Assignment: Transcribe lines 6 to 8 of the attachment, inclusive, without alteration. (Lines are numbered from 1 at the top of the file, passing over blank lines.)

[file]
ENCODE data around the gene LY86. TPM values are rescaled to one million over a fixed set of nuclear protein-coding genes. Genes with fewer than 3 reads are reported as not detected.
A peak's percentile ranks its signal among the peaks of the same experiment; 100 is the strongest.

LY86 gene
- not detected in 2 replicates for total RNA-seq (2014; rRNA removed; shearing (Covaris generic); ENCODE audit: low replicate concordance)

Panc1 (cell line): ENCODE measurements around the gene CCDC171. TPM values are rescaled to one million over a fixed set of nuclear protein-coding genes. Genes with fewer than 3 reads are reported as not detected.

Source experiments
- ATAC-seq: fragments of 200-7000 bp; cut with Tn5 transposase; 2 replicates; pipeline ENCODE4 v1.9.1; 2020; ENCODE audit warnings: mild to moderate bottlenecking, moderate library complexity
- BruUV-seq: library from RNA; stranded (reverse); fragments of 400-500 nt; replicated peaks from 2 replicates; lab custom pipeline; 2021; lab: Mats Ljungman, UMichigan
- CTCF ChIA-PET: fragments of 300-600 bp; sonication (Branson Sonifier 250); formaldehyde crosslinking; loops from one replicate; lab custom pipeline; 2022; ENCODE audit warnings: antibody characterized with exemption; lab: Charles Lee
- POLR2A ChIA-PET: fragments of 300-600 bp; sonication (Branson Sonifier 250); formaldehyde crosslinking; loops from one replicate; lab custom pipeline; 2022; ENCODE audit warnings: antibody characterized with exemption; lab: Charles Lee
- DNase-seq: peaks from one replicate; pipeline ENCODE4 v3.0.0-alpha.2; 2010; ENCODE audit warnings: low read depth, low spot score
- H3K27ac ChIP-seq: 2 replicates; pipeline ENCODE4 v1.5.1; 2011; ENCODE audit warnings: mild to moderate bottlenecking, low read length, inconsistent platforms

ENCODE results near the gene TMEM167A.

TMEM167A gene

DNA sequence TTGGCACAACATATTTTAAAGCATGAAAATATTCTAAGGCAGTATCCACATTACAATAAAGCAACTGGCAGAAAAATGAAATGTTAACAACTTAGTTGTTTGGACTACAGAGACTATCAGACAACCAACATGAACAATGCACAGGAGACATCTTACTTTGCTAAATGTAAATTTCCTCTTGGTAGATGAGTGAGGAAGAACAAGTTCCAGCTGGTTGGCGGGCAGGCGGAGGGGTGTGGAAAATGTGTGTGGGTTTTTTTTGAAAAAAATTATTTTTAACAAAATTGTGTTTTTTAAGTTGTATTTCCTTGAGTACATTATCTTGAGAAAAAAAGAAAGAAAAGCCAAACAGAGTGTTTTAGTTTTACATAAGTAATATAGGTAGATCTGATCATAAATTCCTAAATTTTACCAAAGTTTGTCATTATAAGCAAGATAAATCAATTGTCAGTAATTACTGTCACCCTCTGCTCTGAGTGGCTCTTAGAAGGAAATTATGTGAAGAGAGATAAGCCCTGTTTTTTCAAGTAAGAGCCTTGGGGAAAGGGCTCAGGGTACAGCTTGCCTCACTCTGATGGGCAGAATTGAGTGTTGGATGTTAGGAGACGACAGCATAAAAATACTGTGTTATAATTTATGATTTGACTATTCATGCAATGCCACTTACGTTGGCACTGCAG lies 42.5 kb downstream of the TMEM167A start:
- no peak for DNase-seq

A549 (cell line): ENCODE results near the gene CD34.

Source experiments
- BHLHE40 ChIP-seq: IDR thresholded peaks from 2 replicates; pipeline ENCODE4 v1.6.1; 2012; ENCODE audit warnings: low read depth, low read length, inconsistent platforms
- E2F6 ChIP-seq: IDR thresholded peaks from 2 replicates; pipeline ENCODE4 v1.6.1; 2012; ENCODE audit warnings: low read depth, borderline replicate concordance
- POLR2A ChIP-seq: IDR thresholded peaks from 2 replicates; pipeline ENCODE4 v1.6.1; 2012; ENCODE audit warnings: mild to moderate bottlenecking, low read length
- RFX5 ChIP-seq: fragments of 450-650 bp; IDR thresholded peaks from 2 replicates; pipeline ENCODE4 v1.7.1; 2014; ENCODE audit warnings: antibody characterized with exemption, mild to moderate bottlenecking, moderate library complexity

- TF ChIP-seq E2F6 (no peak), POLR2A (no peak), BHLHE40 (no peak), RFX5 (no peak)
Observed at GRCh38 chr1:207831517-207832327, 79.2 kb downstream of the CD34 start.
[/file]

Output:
Source experiments
- ATAC-seq: fragments of 200-7000 bp; cut with Tn5 transposase; 2 replicates; pipeline ENCODE4 v1.9.1; 2020; ENCODE audit warnings: mild to moderate bottlenecking, moderate library complexity
- BruUV-seq: library from RNA; stranded (reverse); fragments of 400-500 nt; replicated peaks from 2 replicates; lab custom pipeline; 2021; lab: Mats Ljungman, UMichigan